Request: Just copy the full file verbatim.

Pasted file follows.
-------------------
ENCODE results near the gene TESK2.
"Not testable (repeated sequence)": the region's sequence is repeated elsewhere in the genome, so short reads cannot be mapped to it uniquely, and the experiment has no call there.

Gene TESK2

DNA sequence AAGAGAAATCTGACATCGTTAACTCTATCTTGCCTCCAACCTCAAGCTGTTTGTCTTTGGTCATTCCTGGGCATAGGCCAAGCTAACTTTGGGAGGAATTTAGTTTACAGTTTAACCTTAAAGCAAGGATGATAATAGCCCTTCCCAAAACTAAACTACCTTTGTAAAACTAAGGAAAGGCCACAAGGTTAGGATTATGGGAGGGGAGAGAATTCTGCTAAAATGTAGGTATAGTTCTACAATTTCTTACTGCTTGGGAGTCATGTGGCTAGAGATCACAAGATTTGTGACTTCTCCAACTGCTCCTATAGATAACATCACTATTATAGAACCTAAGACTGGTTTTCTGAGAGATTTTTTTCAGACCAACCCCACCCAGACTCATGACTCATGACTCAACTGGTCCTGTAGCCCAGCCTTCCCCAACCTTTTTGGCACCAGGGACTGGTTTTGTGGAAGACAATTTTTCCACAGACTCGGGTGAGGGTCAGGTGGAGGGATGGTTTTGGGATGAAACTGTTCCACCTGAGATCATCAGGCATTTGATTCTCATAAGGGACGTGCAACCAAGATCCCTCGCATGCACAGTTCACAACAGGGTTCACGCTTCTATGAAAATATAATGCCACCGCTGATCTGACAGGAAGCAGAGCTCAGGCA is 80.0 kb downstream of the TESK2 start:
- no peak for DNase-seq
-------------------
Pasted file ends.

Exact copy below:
ENCODE results near the gene TESK2.
"Not testable (repeated sequence)": the region's sequence is repeated elsewhere in the genome, so short reads cannot be mapped to it uniquely, and the experiment has no call there.

Gene TESK2

DNA sequence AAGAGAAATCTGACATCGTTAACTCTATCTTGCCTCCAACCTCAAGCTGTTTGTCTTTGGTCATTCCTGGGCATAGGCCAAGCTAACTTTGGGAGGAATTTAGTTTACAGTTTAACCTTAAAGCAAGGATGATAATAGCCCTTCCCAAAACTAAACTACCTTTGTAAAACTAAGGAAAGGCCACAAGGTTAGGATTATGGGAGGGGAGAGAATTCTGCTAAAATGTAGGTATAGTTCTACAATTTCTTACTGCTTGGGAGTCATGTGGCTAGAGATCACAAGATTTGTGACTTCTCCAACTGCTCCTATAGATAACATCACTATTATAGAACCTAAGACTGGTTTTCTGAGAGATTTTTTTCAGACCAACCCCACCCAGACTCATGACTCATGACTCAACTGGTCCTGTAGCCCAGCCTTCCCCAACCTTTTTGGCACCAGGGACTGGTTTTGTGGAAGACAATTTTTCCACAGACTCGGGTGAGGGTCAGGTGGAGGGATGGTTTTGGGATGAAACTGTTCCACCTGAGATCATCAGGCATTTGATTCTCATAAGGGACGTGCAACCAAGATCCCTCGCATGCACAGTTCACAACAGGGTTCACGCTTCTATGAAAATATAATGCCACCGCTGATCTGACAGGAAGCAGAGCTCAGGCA is 80.0 kb downstream of the TESK2 start:
- no peak for DNase-seq